It is now official.
The Botswana Congress Party will not be contesting Letlhakeng West parliamentary by-election.
They have, instead, ordered their supporters to rally behind the Botswana National Front.
It is important to point out that the BCP support for BNF should not be taken at face value as to mean any new-found love with other opposition parties.
After weeks of campaigning, following a task team that we were told had been assigned to assess BCP chances at Letlhakeng, it was discovered on the eleventh hour that the party’s short-lived candidate, one Thuto Thuto, had actually not registered for the 2009 General Elections, a heinous political omission that by law disqualifies him from becoming a candidate in subsequent by-elections.
With tails between their legs, the BCP smart Alecks were humiliatingly forced to withdraw from the race and somewhat grudgingly pledge support for the BNF candidate, Filbert Nagafela.
“The BCP leadership takes full responsibility for this omission. We wish to apologize to our members and the People of Letlhakeng for this inadvertent omission,” said the party statement.
It was a deceptive deployment of language and semantics to conceal and underplay more painful facts of carelessness on the part of a political party better known for intellectual rigour, erudition, attention to detail and premier sophistry.
A BNF activist tells me he wishes BCP had contested or, better still, supported the BDP: “Their support bodes ill for us. We have never won an election with BCP backing. It will bring the best out of the BDP,” he said.
It is an exaggeration, but one that makes a point, nonetheless.
Without sounding superstitious, much less creating a fantasy world for the BNF and their partners, there certainly is a price to be paid for going against the grail, and BCP gaffes at Letlhakeng may just be the beginning ÔÇô the first omen of more bad things still to come their way.
In the meantime, the Botswana Democratic Party owners are fighting a battle of their life.
They are alarmed at the growing prospect of a BNF victory at Letlhakeng West.
President Ian Khama is wholly correct in his analysis that the outcome of this by-election will go much beyond just Letlhakeng West.
A BNF victory (and there is a real life chance that they might win) will provide them with a marvellous opportunity to not just smell blood, but also taste it which might spur them into dreaming big ahead of the big match due next year.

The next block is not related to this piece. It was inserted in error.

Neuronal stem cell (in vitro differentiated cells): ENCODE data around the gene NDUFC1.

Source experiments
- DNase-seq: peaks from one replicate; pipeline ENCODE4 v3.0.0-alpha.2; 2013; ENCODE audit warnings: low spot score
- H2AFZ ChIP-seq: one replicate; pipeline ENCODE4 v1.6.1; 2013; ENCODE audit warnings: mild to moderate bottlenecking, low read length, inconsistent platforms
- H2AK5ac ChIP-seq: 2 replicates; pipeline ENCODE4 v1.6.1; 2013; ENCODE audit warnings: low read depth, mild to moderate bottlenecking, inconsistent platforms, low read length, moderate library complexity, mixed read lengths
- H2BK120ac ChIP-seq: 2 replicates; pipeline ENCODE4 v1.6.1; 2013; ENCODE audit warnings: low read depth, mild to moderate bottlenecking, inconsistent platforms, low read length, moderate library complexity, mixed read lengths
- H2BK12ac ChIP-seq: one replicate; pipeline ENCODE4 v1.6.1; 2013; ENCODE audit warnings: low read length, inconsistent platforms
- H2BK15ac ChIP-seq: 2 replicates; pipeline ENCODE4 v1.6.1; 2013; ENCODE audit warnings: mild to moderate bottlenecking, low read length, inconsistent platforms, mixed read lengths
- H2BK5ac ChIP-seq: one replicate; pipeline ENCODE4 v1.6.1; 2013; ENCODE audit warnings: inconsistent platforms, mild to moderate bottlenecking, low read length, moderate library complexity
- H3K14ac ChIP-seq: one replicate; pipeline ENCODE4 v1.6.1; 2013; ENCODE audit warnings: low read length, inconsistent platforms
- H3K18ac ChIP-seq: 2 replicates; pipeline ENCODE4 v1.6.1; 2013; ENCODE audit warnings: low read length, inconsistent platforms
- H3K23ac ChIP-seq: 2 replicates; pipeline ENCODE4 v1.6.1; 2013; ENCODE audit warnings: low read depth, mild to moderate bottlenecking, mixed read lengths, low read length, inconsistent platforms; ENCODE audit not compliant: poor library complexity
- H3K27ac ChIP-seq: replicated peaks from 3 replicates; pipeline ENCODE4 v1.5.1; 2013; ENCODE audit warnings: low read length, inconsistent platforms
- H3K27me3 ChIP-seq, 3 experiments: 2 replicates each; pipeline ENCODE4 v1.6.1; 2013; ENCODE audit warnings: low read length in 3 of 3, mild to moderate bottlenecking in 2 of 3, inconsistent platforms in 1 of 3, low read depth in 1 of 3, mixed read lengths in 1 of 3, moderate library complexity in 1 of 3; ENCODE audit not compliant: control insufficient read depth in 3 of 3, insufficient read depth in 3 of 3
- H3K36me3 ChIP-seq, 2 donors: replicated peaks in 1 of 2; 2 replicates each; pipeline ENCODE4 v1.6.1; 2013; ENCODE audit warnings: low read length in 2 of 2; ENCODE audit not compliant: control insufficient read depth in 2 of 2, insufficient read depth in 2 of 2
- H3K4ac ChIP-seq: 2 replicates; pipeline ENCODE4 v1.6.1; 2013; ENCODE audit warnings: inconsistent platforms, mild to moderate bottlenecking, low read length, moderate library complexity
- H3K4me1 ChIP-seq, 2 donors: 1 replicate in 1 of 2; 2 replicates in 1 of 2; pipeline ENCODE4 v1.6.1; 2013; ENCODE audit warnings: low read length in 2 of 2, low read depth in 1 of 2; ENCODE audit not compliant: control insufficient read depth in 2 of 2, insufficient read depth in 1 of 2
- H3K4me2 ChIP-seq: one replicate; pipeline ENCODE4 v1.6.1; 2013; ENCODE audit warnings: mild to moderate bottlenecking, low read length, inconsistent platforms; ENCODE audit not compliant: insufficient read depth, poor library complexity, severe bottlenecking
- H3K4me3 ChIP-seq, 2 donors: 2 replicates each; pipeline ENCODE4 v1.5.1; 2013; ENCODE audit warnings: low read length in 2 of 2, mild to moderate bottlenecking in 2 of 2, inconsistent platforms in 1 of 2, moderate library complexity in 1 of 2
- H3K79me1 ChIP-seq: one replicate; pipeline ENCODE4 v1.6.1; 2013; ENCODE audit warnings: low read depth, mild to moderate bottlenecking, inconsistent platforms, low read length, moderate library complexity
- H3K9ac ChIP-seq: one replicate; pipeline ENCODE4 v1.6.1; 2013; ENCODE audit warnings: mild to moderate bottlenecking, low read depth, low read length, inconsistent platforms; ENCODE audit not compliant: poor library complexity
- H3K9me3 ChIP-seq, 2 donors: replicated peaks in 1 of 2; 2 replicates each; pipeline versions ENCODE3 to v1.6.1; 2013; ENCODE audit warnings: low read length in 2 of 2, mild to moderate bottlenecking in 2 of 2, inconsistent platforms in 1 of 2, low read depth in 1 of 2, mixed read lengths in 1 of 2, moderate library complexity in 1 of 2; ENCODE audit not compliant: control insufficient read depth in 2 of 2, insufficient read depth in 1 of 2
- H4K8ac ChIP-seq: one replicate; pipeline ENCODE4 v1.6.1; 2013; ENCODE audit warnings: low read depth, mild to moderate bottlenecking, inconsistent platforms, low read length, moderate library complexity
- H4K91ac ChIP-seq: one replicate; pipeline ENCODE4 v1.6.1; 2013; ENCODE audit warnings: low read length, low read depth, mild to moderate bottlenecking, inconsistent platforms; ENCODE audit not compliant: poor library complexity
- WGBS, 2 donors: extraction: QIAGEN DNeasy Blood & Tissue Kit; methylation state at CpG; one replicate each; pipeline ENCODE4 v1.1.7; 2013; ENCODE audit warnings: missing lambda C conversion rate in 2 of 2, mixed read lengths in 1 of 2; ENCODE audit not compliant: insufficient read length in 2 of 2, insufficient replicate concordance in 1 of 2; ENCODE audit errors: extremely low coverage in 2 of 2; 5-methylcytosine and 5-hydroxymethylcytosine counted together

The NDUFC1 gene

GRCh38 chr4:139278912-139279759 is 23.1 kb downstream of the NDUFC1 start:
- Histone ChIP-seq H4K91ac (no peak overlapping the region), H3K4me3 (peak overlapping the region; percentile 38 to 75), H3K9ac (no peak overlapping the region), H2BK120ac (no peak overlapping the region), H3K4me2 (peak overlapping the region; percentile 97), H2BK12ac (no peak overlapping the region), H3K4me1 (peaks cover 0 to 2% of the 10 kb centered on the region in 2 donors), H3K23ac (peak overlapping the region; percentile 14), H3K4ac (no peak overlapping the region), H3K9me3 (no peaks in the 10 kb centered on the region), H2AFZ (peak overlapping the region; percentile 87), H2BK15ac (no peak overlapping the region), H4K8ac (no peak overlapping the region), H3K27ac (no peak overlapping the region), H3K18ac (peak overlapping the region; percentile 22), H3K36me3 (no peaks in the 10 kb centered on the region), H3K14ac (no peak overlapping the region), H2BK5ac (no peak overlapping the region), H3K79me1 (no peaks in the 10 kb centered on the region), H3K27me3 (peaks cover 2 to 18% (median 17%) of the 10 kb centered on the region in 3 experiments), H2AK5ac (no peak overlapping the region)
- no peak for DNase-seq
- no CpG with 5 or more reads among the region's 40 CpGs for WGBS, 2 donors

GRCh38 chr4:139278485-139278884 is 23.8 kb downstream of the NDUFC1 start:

This is a worrisome possibility; hence President Khama has adopted a keen interest in the overall strategy that his party adopts in its approach to the contest.
What happens next week at Letlhakeng has the potential to shape Botswana’s national politics, especially next year’s General Elections.
The president’s attachment to what comes out of Letlhakeng is unmistakable. That attachment is more a function of what may become of opposition victory rather than a fear for BDP losing just one constituency.
Cabinet ministers are under constant orders to offer a helping hand to the excitable campaign manager, who is himself a shameless carpetbagger who recently defected from the BNF.
To a journalist, nothing gives greater joy than watching a powerful politician as is President Khama, with the entire state machinery behind him for once showing all signs of vulnerability, exposure and mortality as his usual traits of invincibility give way to uncertainty, hesitation and speculative frailty.
To a political observer, there is no greater pleasure than going past the usual predictable outcome of an election.
Nobody can say with any certainty how the results will pan out this time next week.
From the look of things, the Botswana National Front fancies their chances.
And they are being realistic.
But still these are the early days.
The BNF should not get carried away.
Losing is a territory the BDP has never known.
And from their behavior they also do not want to know.
Why this by-election might be the BNF to lose, it would be suicidal to think that BDP will easily give it away just like that.
We have a nice encounter in our hands. The best we can do is to sit back and savour the moment.